CNS nontumor

CNS myelin disorders


Editorial Board Member: Maria Martinez-Lage, M.D.
Jesse L. Kresak, M.D.

Last author update: 1 June 2015
Last staff update: 7 December 2020

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PubMed Search: Leukodystrophies CNS

Jesse L. Kresak, M.D.
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Cite this page: Kresak J. Leukodystrophies. website. Accessed June 9th, 2023.
Definition / general
  • Leukodystrophy generally refers to a genetic disorder that affects white matter
  • Most often present in children, can occur in adulthood
  • Demyelination often progresses in occipital to frontal manner and there is often sparing of the U fibers (short association fibers, Wikipedia: Association Fiber)
  • Can result from a wide range of genetic defects involving formation, maintenance and breakdown of myelin
  • Most often classified based on etiology: peroxisomal, lysosomal and other
    • Peroxisomal: adrenoleukodystrophy and neonatal adrenoleukodystrophy
    • Lysosomal: Krabbe disease and metachromatic leukodystrophy
    • Other: Alexander disease, Canavan disease, vanishing white matter disease, others
  • Peroxisomal:
    • Adrenoleukodystrophy: X linked, single enzyme defect in ATP binding transporter, leads to reduced capacity to form coenzyme A derivative of very long chain fatty acids
    • Neonatal adrenoleukodystrophy: autosomal recessive, defective peroxisome assembly leads to decreased numbers of peroxisomes
  • Lysosomal:
    • Krabbe disease: autosomal recessive, galactocerebroside β-galactosidase deficiency
    • Metachromatic leukodystrophy: autosomal recessive (rarely autosomal dominant), aryl sulfatase A deficiency, rarely SAP-1
  • Other:
    • Alexander disease: sporadic, gain of function mutation of GFAP leads to Rosenthal fiber accumulation
    • Canavan disease: autosomal recessive, defective aspartoacylase activity
    • Vanishing white matter disease: autosomal recessive, mutation of genes involved in translation of factor EIF-2B
Clinical features
  • Varies depending on type and age at presentation
  • In infancy: often includes motor disabilities, macrocephaly, seizures or spasticity and developmental failure
  • In childhood: ataxia, vision changes, behavioral / educational issues
  • In adulthood: behavioral changes, psychosis, spasticity
Radiology description
Radiology images

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Marked loss of posterior white matter

Case reports
Gross description
  • Coronal autopsy specimens often show unaffected gray matter, spared subcortical U fibers and either firm (adrenoleukodystrophy), chalky white matter (Krabbe, metachromatic leukodystrophy) or markedly softened white matter (vanishing white matter disease, Canavan disease)
Gross images

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Krabbe disease

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Vanishing white matter disease

Microscopic (histologic) description
  • Peroxisomal:
    • Adrenoleukodystrophy: severe demyelination in cerebral white matter, optic nerves and internal capsule, yet sparing of U fibers
    • May see lesions of different ages: new lesions with large aggregates of macrophages with demyelination and perivascular lymphoid aggregates; older lesions with gliotic scar and no macrophage activity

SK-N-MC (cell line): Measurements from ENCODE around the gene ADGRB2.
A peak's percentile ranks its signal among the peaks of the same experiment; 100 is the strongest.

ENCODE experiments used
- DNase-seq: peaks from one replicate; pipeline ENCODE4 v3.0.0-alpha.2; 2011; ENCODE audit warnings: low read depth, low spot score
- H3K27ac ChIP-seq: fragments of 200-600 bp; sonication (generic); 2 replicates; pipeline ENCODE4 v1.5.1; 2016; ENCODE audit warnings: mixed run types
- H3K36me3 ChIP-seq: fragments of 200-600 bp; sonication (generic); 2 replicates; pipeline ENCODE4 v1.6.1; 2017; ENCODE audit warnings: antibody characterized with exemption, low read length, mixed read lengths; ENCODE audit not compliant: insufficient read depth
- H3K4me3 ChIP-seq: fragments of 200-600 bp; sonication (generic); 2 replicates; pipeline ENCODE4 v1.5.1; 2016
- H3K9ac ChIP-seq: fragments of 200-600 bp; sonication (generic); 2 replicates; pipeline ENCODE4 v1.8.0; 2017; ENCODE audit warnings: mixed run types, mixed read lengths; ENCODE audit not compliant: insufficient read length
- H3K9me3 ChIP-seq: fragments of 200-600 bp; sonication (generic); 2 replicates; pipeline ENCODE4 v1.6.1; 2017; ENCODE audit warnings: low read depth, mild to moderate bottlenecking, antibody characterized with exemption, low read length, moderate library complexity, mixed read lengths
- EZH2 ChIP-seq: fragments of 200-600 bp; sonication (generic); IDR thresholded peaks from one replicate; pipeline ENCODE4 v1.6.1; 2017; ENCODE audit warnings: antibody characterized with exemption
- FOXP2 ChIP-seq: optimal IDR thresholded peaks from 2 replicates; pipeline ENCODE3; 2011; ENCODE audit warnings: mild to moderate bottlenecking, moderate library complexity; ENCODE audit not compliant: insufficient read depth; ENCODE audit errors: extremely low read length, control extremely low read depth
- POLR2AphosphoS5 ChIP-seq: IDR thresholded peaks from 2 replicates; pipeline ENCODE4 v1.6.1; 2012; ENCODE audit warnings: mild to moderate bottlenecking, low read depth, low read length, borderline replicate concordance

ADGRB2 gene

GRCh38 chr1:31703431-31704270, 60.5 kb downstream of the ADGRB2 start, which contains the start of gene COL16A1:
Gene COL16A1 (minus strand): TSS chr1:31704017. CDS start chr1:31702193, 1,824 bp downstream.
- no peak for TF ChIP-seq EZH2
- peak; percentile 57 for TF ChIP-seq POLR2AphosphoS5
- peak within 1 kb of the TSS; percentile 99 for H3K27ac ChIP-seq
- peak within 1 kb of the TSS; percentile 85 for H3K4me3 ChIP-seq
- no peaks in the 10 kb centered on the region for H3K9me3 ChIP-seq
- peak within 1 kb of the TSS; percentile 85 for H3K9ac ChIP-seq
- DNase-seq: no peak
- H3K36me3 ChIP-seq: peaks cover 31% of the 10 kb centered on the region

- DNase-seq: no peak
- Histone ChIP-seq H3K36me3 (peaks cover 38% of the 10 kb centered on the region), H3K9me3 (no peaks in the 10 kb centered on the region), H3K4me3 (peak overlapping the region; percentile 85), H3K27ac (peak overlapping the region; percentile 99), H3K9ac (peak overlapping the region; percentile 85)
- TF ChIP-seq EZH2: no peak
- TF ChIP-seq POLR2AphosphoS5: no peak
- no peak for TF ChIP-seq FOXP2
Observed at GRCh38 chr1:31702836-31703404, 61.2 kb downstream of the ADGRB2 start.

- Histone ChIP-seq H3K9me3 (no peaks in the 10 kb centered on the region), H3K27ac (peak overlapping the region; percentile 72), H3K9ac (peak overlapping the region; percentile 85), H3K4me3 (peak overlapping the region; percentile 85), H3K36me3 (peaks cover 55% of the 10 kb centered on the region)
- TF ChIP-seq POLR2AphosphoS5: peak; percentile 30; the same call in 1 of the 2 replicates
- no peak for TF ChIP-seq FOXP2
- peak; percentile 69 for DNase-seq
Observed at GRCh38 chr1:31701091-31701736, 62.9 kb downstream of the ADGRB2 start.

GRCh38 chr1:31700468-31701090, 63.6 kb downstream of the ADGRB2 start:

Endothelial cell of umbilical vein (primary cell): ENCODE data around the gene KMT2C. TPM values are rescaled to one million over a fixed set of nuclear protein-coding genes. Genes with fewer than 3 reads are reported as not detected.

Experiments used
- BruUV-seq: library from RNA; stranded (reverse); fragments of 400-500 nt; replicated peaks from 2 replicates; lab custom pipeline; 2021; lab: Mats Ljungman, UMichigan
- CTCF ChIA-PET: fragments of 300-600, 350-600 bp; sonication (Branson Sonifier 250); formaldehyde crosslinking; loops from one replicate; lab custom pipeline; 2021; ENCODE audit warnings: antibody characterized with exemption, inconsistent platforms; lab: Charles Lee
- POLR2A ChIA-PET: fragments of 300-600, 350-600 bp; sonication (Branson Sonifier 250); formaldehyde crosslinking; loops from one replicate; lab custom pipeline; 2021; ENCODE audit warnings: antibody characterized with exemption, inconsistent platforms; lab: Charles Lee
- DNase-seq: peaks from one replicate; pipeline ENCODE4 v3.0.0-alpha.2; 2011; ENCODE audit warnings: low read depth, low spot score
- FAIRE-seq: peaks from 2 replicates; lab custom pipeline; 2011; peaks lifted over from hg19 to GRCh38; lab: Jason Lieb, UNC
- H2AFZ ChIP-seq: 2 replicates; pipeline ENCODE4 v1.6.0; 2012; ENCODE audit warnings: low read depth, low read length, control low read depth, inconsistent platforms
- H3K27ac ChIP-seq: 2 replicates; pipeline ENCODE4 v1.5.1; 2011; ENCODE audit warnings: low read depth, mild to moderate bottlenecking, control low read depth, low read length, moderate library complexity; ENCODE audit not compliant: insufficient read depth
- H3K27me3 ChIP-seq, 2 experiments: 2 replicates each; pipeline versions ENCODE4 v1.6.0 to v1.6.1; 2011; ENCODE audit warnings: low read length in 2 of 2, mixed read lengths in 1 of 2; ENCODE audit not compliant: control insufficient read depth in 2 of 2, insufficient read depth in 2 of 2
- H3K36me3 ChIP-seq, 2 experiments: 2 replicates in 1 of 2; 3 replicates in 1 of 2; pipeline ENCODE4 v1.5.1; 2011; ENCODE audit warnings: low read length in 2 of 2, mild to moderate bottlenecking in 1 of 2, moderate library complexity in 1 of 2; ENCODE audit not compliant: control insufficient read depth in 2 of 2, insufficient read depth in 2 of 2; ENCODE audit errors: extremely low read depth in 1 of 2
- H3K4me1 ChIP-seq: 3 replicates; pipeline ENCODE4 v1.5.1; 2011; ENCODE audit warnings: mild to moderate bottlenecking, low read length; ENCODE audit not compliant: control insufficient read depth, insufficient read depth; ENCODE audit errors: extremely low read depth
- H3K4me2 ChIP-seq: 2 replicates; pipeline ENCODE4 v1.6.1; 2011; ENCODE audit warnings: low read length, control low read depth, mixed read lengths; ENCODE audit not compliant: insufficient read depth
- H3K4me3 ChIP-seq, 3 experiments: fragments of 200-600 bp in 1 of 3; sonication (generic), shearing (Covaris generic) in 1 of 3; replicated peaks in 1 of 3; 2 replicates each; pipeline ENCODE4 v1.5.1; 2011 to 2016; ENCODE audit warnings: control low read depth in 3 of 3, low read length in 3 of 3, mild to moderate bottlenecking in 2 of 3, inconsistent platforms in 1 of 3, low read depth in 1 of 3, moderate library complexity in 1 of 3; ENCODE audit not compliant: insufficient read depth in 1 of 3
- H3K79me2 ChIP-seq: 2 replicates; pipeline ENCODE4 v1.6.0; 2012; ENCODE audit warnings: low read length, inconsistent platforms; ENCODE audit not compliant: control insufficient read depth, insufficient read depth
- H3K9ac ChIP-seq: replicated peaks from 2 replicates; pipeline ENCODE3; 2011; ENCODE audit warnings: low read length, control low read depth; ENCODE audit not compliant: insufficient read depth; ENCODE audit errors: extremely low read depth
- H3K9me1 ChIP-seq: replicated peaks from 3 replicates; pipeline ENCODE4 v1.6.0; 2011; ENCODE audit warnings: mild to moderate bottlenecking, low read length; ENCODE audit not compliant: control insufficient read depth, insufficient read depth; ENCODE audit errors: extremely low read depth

• Adrenal glands show enlarged "ballooned" eosinophilic cells with striated cytoplasm
  • Lysosomal:
    • Krabbe disease: pathognomonic PAS+ "globoid macrophages" (may be multinucleated giant cells), extensive myelin and oligodendrocyte loss, reactive astrocytic gliosis
    • Metachromatic leukodystrophy: accumulation of PAS and Luxol fast blue / LFB+ macrophages that show brown metachromasia with acidified cresyl violet, toluidine blue or thionine on frozen sections
    • Also extensive myelin and axonal loss in white matter and corticospinal tracts
    • Deposition of metachromatic sulfatides can also be seen in basal ganglia, numerous deep nuclei and peripheral nerves
  • Other:
    • Alexander disease: abundant Rosenthal fibers (especially perivascular, subpial and periventricular) with diffuse demyelination of white matter
      • Rosenthal-like fibers can be seen in cell bodies of astrocytes
    • Canavan disease: white matter vacuolation and demyelination predominantly at gray white junction; "spongiform leukodystrophy"
    • Vanishing white matter disease: significant cavitation of white matter with excessive oligodendrocytes in pericavity residual white matter
Microscopic (histologic) images

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X linked adreno-leukodystrophy: gliosis and inflammation

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Krabbe disease: globoid cells

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Metachromatic leukodystrophy: loss of myelin

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brown metachromasia
in peripheral nerve

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Pelizaeus-Merzbacher disease: loss
of myelin

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disease: cerebellar

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Alexander disease, Rosenthal

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Canavan disease

Positive stains
  • Demyelination is highlighted by loss of Luxol fast blue (LFB), often (but not always) with spared axons demonstrated by neurofilament protein and accompanied by macrophages
  • Macrophages: CD68+, also positive for PAS in Krabbe and metachromatic leukodystrophy
  • Reactive gliosis highlighted by GFAP
Electron microscopy images

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X linked adreno-leukodystrophy: trilamellar lipid products

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Metachromatic leukodystrophy: storage of sulfatides

Differential diagnosis
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